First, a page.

Wow, talk about not having a commitment to your principles. Call it Stroganoff-Gate.
First the New York Times published this obituary on Saturday of pioneering rocket scientist Yvonne Brill, who died at the age of 88.
(below the fold);
It quotes Brill's son's eulogy, saying "she made a mean Beef Stroganoff, followed her husband from job to job, and took eight years off from work to raise her three kids". After Stroganoff-gate exploded on Twitter, the New York Times buckled and took out the reference and put rocket scientist first:
The New York Times was today pressured into changing the tone and content of an obituary, by a relatively small blip of Twitter outrage. There was no factual inaccuracy in the original piece, no libel, not even an offensive opinion. People on Twitter were just mad that the writer didn’t present a successful women’s achievement in the precise order the crowd felt was most respectful.As Paul Carr writes, yes it was a big deal in the 1970's for a woman to have been able to 'have it all'.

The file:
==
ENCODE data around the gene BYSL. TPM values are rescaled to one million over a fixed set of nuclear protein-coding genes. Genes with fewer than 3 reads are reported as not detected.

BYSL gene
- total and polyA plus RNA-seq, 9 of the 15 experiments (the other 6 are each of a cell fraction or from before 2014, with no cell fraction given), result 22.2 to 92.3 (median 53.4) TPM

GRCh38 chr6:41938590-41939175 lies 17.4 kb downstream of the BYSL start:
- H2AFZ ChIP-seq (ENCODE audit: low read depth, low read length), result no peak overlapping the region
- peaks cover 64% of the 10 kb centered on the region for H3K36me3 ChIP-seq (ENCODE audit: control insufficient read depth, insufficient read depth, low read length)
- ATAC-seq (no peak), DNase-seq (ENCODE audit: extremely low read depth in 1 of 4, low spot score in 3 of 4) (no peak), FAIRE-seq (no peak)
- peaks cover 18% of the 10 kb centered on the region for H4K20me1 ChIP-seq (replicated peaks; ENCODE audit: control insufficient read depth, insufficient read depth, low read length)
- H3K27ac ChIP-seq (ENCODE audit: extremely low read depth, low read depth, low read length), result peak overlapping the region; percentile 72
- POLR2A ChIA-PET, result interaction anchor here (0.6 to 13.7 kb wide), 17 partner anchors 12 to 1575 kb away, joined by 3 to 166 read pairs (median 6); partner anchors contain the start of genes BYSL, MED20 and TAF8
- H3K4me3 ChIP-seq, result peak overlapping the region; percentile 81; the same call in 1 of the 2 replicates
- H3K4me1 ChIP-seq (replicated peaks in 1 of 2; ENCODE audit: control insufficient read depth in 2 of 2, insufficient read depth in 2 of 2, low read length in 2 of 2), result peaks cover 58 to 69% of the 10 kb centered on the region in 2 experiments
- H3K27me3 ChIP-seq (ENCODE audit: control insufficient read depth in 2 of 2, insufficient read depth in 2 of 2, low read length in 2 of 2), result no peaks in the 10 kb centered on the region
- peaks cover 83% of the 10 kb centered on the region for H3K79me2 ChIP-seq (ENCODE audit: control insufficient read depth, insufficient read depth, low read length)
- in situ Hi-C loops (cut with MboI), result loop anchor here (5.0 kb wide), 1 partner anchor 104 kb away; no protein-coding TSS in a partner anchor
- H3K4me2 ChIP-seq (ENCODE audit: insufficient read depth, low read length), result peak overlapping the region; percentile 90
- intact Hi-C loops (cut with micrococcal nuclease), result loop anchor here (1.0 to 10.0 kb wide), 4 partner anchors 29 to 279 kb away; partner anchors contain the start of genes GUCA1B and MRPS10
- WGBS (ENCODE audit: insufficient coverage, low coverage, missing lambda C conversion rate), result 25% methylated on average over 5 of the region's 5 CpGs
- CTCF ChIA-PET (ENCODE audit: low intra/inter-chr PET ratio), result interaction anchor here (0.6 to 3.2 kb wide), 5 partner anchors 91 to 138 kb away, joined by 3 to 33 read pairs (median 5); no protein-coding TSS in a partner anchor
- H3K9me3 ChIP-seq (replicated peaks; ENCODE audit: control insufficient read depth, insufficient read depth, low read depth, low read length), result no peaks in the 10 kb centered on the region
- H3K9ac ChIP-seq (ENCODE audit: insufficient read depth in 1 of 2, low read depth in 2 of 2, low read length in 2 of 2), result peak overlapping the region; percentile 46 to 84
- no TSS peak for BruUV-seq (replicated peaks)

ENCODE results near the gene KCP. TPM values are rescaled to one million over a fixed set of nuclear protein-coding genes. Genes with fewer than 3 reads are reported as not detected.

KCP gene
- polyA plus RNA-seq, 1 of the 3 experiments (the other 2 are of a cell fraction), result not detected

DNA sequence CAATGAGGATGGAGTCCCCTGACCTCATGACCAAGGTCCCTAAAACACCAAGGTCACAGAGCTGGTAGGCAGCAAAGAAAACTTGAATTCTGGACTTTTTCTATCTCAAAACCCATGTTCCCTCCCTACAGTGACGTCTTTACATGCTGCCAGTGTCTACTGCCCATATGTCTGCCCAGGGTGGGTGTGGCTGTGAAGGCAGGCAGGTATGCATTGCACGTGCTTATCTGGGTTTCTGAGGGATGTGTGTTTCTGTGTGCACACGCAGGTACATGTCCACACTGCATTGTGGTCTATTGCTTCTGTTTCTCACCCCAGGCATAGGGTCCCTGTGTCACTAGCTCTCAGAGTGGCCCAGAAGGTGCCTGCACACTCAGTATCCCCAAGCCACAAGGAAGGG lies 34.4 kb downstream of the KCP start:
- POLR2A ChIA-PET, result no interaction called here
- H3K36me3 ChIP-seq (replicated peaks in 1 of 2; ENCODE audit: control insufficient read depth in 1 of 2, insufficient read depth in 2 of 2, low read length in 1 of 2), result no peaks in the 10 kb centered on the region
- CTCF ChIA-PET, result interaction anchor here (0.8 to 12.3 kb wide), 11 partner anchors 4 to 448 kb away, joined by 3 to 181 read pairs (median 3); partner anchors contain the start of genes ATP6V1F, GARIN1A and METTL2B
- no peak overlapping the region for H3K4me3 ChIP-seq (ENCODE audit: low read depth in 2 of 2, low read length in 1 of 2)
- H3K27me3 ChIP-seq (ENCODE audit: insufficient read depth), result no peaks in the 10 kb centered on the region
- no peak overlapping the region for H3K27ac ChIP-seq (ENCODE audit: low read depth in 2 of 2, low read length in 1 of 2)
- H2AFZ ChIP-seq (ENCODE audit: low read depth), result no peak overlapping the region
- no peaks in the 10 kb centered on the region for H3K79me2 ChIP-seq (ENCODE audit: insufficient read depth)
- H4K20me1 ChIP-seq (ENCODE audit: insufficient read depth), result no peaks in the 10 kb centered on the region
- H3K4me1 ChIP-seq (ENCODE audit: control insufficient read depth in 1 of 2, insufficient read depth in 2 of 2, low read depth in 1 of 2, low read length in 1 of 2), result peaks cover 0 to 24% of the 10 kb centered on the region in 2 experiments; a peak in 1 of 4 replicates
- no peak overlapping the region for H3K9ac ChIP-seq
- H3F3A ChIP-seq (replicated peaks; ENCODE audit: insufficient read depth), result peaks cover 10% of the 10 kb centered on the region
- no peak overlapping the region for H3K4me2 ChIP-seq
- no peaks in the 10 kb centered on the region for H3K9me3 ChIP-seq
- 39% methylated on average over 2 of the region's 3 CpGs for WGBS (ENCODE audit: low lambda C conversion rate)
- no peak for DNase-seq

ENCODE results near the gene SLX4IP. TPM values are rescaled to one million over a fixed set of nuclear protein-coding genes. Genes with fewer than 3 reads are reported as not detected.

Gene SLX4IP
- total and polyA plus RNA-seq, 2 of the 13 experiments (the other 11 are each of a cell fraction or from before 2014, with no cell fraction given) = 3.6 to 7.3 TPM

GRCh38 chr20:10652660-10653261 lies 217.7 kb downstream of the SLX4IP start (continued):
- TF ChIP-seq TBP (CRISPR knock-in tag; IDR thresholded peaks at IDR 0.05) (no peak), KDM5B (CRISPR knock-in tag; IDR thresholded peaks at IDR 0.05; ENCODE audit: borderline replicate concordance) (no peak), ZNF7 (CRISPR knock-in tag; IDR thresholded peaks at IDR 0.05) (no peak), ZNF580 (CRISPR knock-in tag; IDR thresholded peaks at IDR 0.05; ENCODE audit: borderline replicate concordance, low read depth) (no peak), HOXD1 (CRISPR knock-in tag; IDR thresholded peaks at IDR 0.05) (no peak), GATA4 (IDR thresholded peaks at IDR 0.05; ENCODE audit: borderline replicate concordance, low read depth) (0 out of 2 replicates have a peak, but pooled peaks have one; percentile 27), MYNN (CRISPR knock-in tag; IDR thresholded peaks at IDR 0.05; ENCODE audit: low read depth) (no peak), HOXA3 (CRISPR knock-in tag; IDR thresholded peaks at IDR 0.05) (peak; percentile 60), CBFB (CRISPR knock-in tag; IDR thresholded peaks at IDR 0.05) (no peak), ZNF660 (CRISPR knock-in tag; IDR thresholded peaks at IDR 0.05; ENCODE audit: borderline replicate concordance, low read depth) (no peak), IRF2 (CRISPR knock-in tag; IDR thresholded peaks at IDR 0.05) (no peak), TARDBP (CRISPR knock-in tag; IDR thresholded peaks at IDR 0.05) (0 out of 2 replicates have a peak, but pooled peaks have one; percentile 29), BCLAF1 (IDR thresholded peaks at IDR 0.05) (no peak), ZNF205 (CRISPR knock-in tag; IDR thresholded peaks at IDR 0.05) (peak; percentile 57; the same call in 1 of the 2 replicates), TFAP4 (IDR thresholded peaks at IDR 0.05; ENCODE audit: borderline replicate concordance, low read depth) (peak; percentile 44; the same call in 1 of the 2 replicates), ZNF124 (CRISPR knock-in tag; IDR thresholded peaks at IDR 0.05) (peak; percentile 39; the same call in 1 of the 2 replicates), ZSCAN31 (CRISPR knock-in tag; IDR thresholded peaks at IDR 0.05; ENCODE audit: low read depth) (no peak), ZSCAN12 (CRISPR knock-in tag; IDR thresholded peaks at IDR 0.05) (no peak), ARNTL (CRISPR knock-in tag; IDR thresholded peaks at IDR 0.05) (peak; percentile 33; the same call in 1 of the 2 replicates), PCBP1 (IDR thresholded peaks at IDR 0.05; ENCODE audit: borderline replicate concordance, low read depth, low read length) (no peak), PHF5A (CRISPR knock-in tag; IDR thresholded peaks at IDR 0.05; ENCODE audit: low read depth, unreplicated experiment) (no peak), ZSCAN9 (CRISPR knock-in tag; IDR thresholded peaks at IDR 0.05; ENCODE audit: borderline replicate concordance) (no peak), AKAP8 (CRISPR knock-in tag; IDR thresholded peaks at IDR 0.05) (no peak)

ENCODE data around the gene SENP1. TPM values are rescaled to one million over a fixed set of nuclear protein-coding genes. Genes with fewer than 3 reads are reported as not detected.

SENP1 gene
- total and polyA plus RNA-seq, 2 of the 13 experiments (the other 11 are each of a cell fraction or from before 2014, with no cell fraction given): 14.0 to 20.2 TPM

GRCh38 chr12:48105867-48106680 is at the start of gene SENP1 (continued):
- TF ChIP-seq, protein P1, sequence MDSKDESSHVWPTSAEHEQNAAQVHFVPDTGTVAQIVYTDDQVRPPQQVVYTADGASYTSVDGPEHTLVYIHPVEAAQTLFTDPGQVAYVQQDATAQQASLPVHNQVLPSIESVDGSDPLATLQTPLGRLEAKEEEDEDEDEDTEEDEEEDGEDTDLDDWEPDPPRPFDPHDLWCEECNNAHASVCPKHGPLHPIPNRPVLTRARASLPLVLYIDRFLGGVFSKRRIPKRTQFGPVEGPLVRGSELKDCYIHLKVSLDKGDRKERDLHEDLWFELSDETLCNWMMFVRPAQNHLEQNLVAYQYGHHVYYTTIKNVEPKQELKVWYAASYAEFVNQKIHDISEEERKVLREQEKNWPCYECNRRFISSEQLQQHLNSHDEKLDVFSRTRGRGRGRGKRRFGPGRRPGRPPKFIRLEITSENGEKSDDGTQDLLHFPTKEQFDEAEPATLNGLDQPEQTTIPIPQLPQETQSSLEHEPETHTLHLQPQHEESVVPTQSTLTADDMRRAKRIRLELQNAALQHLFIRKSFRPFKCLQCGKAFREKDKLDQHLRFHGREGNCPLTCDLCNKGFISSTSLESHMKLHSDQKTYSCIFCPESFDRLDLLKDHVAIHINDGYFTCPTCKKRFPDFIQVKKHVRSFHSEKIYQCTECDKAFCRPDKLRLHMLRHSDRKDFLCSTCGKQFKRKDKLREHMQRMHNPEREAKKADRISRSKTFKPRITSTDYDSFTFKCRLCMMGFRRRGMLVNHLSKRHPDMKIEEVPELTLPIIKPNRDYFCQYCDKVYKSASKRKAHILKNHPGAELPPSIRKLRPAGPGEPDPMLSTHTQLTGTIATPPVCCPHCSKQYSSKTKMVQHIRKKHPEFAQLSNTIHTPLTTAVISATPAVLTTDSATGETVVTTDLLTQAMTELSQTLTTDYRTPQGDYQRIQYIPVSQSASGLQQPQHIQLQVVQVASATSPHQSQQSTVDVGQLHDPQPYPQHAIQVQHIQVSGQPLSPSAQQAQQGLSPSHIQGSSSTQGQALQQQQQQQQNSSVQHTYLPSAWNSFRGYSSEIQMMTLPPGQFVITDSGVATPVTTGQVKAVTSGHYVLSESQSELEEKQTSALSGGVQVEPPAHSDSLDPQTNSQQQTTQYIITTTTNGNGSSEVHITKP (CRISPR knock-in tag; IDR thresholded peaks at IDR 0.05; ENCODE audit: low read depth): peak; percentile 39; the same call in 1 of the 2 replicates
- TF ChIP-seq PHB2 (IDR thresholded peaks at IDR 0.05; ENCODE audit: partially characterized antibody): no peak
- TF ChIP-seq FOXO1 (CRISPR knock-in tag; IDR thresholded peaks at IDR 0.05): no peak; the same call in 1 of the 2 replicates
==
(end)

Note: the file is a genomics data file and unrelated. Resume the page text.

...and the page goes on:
Today we might take that option for granted. We might even resent Brill slightly for playing into the woman-in-the-home stereotype at all (and there’s definitely a sniff of that resentment amongst some of those who wish Brill’s status as a mother had gone entirely unmentioned). But for a female scientist who came to prominence in the early 70s, her dual role is absolutely relevant, and worthy of celebration as a counter to the notion that feminism requires the rejection of all traditionally female roles like giving birth and making a mean beef stroganoff.In this day and age when Facebook's COO is still compelled to write a book on the subject (and taking heat for it) this was no small feat and yes, deserves placement in front. Not the least because it was her son saying those words. Brill was pioneering in more ways than one.